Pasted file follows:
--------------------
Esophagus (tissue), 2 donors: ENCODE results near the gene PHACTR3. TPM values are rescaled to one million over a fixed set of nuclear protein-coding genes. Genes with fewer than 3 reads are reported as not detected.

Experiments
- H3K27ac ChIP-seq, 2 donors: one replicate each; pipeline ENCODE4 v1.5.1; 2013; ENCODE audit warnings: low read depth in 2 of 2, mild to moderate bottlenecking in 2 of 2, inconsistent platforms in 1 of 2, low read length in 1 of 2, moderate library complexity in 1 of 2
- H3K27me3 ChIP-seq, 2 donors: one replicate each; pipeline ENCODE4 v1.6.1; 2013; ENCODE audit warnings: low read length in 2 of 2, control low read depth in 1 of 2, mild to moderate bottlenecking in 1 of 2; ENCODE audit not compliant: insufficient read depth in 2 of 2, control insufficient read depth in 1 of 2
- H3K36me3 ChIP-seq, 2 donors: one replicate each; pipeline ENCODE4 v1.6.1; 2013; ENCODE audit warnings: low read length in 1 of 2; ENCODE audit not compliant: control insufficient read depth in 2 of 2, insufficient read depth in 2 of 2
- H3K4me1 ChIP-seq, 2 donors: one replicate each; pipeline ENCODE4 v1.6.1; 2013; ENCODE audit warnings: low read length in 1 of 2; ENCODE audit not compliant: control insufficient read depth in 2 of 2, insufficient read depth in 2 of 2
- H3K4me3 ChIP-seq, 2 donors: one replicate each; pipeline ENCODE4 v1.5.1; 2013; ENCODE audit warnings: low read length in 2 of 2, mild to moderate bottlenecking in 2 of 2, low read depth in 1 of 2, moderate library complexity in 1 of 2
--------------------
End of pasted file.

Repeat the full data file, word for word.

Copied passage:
Esophagus (tissue), 2 donors: ENCODE results near the gene PHACTR3. TPM values are rescaled to one million over a fixed set of nuclear protein-coding genes. Genes with fewer than 3 reads are reported as not detected.

Experiments
- H3K27ac ChIP-seq, 2 donors: one replicate each; pipeline ENCODE4 v1.5.1; 2013; ENCODE audit warnings: low read depth in 2 of 2, mild to moderate bottlenecking in 2 of 2, inconsistent platforms in 1 of 2, low read length in 1 of 2, moderate library complexity in 1 of 2
- H3K27me3 ChIP-seq, 2 donors: one replicate each; pipeline ENCODE4 v1.6.1; 2013; ENCODE audit warnings: low read length in 2 of 2, control low read depth in 1 of 2, mild to moderate bottlenecking in 1 of 2; ENCODE audit not compliant: insufficient read depth in 2 of 2, control insufficient read depth in 1 of 2
- H3K36me3 ChIP-seq, 2 donors: one replicate each; pipeline ENCODE4 v1.6.1; 2013; ENCODE audit warnings: low read length in 1 of 2; ENCODE audit not compliant: control insufficient read depth in 2 of 2, insufficient read depth in 2 of 2
- H3K4me1 ChIP-seq, 2 donors: one replicate each; pipeline ENCODE4 v1.6.1; 2013; ENCODE audit warnings: low read length in 1 of 2; ENCODE audit not compliant: control insufficient read depth in 2 of 2, insufficient read depth in 2 of 2
- H3K4me3 ChIP-seq, 2 donors: one replicate each; pipeline ENCODE4 v1.5.1; 2013; ENCODE audit warnings: low read length in 2 of 2, mild to moderate bottlenecking in 2 of 2, low read depth in 1 of 2, moderate library complexity in 1 of 2